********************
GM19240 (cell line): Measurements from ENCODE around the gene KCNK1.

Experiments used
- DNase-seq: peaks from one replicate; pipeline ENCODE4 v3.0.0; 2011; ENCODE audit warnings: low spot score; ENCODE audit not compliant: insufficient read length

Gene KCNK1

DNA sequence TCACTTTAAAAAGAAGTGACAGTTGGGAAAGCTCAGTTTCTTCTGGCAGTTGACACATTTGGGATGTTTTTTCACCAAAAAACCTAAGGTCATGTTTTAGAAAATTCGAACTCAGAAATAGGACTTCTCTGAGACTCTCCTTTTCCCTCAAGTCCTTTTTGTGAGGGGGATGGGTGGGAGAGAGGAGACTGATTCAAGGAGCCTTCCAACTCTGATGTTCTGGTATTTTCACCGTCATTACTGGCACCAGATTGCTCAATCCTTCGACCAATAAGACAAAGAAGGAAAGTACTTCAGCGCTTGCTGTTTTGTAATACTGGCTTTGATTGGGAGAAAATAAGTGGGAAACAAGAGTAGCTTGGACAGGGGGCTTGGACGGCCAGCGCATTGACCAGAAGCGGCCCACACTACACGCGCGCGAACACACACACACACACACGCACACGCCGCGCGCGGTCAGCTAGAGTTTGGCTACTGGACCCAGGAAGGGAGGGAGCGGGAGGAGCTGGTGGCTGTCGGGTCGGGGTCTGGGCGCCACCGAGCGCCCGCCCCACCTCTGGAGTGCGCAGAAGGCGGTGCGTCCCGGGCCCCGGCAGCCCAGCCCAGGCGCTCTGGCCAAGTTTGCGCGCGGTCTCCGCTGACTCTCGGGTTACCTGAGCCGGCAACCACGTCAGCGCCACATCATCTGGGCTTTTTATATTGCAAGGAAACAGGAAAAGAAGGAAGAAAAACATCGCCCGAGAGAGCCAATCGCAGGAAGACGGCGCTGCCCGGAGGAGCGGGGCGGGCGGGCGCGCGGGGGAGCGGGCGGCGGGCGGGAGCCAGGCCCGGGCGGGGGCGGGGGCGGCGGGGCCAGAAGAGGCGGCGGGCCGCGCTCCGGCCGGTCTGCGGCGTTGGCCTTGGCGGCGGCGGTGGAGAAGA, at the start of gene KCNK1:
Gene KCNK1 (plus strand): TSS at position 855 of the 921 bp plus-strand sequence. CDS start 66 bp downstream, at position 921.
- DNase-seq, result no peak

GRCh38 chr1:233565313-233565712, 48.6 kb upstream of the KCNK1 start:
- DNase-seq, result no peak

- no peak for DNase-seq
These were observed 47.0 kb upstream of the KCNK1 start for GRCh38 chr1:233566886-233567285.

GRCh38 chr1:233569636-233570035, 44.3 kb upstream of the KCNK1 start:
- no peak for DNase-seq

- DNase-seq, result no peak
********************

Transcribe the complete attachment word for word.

GM19240 (cell line): Measurements from ENCODE around the gene KCNK1.

Experiments used
- DNase-seq: peaks from one replicate; pipeline ENCODE4 v3.0.0; 2011; ENCODE audit warnings: low spot score; ENCODE audit not compliant: insufficient read length

Gene KCNK1

DNA sequence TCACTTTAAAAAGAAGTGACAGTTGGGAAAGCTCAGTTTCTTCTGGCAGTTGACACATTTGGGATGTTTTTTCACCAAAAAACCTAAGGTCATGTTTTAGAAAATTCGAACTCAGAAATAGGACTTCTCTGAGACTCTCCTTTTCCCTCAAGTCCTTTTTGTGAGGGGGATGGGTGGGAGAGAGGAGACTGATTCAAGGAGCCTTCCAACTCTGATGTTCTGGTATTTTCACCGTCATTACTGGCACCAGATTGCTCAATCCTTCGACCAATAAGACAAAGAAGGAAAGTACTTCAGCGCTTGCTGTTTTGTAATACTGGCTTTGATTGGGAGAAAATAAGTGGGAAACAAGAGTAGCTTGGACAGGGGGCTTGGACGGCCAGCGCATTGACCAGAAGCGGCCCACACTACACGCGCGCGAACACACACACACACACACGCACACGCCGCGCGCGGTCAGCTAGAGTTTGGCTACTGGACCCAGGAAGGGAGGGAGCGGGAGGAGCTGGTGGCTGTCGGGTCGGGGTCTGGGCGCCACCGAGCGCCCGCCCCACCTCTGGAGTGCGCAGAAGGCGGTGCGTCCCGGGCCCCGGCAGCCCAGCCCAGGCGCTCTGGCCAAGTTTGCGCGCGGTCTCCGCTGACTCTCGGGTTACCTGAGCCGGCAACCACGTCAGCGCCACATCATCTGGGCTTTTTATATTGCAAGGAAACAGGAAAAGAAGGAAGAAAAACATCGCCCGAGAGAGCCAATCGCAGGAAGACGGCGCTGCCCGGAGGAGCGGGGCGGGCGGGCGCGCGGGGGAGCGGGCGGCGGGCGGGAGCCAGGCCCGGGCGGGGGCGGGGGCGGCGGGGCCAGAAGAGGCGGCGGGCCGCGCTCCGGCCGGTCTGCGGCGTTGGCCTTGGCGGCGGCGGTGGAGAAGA, at the start of gene KCNK1:
Gene KCNK1 (plus strand): TSS at position 855 of the 921 bp plus-strand sequence. CDS start 66 bp downstream, at position 921.
- DNase-seq, result no peak

GRCh38 chr1:233565313-233565712, 48.6 kb upstream of the KCNK1 start:
- DNase-seq, result no peak

- no peak for DNase-seq
These were observed 47.0 kb upstream of the KCNK1 start for GRCh38 chr1:233566886-233567285.

GRCh38 chr1:233569636-233570035, 44.3 kb upstream of the KCNK1 start:
- no peak for DNase-seq

- DNase-seq, result no peak